They settled on the “sandbelt” seats of Carrum, Frankston, Mordialloc and Bentleigh, leafy Monbulk in the Dandenong ranges, and the coastal seat of Bellarine south of Geelong, both of which had been deemed marginal Liberal after redistribution.

The most marginal of these was Carrum which, after redistribution, required a swing of just 0.3% to become Labor.

In the finely balanced Victorian Legislative Assembly, the Coalition only needed to lose four of those seats to lose government.

Nurse Jo, firefighter Paul and paramedic Heidi were three of the many workers who handed out at the election on Saturday.

Authenticity was the key

Lacking the financial resources to commission a large-scale electronic or print media blitz like the Your Rights At Work campaign had, the Trades Hall campaign was always going to succeed or fail on whether it could mobilise enough grassroots supporter/activists to engage on a targeted ground war.

And this is where state trades and labour councils excel.

Trades Hall set an internal target of recruiting 2000 volunteer activists to help on the campaign. They exceeded that with 2191 volunteers signed up who have done at least one activity as part of the campaign.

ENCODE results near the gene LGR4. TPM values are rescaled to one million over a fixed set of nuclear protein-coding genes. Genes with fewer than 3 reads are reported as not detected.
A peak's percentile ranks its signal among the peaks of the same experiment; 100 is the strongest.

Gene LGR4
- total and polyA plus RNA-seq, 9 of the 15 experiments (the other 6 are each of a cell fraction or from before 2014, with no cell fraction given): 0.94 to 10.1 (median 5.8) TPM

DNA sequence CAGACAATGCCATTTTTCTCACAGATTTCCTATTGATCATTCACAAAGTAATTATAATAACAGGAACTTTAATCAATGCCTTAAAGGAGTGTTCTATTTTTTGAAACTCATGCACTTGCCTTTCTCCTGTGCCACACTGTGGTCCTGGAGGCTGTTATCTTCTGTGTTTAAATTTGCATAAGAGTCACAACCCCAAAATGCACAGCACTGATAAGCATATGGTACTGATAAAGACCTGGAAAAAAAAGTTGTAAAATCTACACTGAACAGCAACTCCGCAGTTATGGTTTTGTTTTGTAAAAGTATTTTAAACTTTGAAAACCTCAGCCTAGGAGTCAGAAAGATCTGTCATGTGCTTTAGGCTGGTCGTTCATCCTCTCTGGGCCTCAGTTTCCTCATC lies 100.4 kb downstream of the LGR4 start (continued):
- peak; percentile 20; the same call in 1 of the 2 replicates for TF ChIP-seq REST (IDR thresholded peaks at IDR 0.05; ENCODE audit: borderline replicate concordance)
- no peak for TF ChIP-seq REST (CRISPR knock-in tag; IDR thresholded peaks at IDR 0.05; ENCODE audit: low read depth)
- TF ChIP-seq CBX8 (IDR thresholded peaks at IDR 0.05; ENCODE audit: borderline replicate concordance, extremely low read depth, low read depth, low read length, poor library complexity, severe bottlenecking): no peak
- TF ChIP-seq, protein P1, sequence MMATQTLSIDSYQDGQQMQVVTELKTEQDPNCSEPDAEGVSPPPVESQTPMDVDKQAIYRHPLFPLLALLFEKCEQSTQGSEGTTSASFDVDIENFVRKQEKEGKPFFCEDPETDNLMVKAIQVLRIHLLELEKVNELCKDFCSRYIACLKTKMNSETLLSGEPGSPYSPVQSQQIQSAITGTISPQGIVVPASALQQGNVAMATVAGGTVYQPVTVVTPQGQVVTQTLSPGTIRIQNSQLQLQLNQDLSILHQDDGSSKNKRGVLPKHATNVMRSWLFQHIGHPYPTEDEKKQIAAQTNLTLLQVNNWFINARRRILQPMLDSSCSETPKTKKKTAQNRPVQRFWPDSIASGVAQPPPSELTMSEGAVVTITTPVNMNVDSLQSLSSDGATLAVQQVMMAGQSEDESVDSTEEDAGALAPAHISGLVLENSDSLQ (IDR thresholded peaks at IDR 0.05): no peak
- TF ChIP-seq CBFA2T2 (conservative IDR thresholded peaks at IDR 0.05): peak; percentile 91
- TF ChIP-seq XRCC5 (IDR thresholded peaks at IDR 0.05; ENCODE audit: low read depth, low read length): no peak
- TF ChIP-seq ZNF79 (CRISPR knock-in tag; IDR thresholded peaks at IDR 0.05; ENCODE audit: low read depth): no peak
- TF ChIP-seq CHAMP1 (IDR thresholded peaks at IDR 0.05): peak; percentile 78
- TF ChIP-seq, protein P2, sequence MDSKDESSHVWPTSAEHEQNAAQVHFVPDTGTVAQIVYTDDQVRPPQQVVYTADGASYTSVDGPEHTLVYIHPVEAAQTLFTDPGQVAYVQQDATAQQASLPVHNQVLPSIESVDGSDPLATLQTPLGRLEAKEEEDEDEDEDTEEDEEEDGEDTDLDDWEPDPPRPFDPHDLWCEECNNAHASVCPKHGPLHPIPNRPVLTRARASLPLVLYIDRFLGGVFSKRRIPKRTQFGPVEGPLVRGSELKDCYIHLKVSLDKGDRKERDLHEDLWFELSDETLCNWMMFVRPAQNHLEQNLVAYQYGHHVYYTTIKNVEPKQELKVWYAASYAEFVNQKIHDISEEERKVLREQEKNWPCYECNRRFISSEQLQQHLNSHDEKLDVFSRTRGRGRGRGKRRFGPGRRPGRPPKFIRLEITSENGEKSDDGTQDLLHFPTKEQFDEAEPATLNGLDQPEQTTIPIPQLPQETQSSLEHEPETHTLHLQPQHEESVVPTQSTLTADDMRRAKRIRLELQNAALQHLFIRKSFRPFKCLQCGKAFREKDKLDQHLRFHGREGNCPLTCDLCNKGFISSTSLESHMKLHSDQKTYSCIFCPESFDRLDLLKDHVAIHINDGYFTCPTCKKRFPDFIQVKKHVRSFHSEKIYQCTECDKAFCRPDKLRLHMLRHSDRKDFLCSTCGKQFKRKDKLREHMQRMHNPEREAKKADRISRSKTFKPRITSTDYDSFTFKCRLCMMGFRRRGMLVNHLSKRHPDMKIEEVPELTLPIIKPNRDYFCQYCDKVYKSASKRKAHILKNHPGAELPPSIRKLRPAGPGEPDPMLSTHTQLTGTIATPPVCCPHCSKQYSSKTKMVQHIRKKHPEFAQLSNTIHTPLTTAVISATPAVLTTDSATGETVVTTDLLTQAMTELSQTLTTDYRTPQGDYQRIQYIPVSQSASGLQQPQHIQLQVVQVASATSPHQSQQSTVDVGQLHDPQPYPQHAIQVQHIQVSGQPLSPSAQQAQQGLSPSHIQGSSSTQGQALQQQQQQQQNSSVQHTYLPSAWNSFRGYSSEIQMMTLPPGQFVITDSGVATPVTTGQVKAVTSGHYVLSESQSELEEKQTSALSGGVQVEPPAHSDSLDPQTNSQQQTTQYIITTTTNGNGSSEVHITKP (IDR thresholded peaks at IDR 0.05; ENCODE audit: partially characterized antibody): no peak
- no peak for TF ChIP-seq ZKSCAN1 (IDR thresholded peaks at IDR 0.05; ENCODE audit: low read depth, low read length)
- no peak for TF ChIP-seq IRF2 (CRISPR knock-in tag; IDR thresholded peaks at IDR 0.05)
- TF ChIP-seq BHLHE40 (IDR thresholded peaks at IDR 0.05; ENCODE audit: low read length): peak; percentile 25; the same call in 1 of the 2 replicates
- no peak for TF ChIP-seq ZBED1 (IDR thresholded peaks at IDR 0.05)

“Those activities had to be something physical, whether it be phone banking, doorknocking, handing out at a railway station, marching in a rally,” says Hilakari. “It wasn’t good enough for us just to click on an online petition.”

This year, union campaign volunteers have knocked on 93,000 doors, convinced about 30,000 people to sign pledges or petitions of support, held 211 street stalls and 152 train station blitzes, where they handed out 37,000 flyers.

Back at Trades Hall, 172 phone bank shifts were held, with 30,000 conversations held with union members in marginal seats. People who did not indicate how they planned to vote were contacted again – and again – often around a specific issue they had identified in an earlier conversation, such as health.

Online and social media has also been a crucial part of the campaign, and the little bit of money that was available for advertising primarily went online.

The VTHC’s Facebook page has grown from a couple of thousand to almost 9000 likes, while dozens of snappy and often hilarious videos have been made for YouTube.

In any public contact, a key worker – such as a nurse or a firefighter in uniform was paired up with an “orange person”, a volunteer so-named for their orange t-shirts. And very rarely, maybe one in 100 knocks, did they have doors slammed in their face.

“The messenger is as important as the message,” says campaigns officer Wil Stracke.

The same happened with phone calls, where a specialist worker would be assigned to talk to a voter about the issue they most cared about.

“The whole basis of our campaign is around the authenticity of our work,” says Hilakari.

“A firefighter will be believed every single time over a politician having a conversation. Same with a metalworker talking about a job in the Geelong region. Same with a paramedic, a nurse, a teacher, all these professions have been doorknocking and having direct conversations. They are the most powerful conversations and the most persuasive conversations.”